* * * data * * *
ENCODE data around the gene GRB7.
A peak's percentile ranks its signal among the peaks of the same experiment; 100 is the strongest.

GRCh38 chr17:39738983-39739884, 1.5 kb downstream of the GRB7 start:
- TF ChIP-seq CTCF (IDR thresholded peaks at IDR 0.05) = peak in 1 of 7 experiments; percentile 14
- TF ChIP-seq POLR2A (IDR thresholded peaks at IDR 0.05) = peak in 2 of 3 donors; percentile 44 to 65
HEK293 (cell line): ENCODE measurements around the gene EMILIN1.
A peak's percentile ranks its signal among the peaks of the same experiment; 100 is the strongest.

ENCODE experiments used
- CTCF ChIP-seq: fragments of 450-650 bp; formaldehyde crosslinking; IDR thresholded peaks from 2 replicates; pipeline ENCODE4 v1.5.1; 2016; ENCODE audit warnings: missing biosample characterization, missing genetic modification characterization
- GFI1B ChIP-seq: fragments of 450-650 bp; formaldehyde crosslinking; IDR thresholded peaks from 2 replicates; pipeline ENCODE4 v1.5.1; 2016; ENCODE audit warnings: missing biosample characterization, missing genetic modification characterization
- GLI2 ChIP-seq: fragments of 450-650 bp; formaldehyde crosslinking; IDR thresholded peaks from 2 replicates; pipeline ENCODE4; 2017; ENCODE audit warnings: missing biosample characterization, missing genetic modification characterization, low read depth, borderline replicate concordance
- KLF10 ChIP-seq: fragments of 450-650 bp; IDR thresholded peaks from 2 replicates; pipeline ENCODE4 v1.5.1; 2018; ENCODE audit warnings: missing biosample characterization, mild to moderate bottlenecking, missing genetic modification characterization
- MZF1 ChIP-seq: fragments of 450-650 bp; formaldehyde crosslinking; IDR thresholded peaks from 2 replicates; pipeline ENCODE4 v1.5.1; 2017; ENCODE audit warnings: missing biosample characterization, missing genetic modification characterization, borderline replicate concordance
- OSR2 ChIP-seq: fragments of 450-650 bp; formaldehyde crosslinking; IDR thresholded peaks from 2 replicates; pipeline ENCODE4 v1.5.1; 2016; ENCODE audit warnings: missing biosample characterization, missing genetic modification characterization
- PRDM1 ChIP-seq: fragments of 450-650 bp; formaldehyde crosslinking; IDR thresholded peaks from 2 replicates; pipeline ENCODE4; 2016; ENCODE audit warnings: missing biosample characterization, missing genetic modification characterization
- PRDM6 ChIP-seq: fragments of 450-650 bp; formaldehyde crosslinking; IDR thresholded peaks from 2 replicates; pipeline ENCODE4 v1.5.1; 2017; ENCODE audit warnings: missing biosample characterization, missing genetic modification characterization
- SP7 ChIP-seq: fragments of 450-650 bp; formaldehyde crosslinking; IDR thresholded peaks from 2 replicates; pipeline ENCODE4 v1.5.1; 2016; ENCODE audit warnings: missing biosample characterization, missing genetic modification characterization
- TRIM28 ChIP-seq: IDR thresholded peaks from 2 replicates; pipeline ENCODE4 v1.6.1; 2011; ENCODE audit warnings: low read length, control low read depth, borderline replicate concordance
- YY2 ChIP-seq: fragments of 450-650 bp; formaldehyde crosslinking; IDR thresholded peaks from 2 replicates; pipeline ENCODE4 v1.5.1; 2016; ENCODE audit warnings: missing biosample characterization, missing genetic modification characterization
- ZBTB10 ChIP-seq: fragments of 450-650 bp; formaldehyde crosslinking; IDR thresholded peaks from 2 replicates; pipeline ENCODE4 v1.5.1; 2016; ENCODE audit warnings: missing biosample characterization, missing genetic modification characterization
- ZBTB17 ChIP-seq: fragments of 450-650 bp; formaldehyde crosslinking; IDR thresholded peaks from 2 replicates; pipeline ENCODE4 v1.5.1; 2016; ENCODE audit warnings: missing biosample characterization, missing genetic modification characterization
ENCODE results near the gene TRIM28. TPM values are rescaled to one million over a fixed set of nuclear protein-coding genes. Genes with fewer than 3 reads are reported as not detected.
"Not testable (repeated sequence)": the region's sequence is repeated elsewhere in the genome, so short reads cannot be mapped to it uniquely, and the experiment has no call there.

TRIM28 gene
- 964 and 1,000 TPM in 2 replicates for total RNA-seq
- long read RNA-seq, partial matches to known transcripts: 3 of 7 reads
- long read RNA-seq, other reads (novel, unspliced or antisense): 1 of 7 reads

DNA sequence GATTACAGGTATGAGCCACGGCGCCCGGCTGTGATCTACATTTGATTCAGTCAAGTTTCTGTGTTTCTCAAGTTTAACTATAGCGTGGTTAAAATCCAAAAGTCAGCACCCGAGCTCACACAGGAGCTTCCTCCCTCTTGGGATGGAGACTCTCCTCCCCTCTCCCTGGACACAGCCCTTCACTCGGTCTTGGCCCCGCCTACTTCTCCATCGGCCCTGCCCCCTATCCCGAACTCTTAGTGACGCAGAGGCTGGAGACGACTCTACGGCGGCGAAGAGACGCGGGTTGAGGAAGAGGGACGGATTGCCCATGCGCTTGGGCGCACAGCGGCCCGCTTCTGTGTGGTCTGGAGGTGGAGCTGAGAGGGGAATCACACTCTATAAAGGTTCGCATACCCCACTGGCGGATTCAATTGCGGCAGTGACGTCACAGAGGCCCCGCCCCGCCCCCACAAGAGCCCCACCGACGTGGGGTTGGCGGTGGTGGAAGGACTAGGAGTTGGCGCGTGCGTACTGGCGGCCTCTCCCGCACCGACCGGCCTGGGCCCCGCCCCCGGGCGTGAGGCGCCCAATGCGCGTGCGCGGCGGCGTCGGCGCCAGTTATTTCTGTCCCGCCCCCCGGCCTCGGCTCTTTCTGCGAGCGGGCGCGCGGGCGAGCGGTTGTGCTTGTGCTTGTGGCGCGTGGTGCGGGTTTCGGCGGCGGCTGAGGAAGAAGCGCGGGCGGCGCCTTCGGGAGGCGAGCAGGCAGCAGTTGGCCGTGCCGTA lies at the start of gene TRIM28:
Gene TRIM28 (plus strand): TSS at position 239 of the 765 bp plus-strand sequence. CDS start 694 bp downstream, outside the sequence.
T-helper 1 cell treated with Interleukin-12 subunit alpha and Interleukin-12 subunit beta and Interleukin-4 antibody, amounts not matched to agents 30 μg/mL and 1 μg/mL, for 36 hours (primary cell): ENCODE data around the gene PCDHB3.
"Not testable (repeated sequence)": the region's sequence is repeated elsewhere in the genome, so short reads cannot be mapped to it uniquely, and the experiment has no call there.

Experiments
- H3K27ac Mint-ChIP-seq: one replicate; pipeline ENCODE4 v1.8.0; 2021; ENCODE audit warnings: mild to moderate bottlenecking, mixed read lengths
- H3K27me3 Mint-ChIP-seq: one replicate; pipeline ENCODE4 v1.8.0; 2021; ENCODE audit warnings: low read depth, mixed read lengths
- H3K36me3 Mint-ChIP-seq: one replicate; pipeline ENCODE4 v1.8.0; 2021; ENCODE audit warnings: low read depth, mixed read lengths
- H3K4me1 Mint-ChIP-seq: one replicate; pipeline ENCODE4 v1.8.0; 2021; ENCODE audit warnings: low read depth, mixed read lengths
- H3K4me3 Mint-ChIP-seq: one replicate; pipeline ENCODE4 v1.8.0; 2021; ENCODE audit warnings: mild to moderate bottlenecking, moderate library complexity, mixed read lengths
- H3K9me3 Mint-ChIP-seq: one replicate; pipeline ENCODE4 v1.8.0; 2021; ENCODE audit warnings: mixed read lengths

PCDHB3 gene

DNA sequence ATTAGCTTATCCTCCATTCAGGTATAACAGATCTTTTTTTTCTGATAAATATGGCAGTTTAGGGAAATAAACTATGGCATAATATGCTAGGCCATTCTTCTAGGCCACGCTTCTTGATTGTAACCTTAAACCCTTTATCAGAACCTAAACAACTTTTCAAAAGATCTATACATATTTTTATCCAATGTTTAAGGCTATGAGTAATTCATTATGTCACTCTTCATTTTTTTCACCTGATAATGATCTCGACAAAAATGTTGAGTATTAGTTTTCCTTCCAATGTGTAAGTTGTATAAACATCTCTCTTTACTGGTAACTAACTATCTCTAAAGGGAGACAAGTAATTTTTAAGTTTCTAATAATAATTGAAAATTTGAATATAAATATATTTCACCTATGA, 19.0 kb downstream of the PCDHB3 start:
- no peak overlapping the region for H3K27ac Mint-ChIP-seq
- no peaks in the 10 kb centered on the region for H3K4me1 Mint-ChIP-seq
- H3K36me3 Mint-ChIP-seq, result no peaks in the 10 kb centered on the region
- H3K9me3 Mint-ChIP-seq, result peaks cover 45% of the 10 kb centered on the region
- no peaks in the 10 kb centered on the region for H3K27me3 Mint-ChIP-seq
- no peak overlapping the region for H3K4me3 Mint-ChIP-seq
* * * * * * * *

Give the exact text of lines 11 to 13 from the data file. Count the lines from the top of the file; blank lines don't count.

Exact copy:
- GLI2 ChIP-seq: fragments of 450-650 bp; formaldehyde crosslinking; IDR thresholded peaks from 2 replicates; pipeline ENCODE4; 2017; ENCODE audit warnings: missing biosample characterization, missing genetic modification characterization, low read depth, borderline replicate concordance
- KLF10 ChIP-seq: fragments of 450-650 bp; IDR thresholded peaks from 2 replicates; pipeline ENCODE4 v1.5.1; 2018; ENCODE audit warnings: missing biosample characterization, mild to moderate bottlenecking, missing genetic modification characterization
- MZF1 ChIP-seq: fragments of 450-650 bp; formaldehyde crosslinking; IDR thresholded peaks from 2 replicates; pipeline ENCODE4 v1.5.1; 2017; ENCODE audit warnings: missing biosample characterization, missing genetic modification characterization, borderline replicate concordance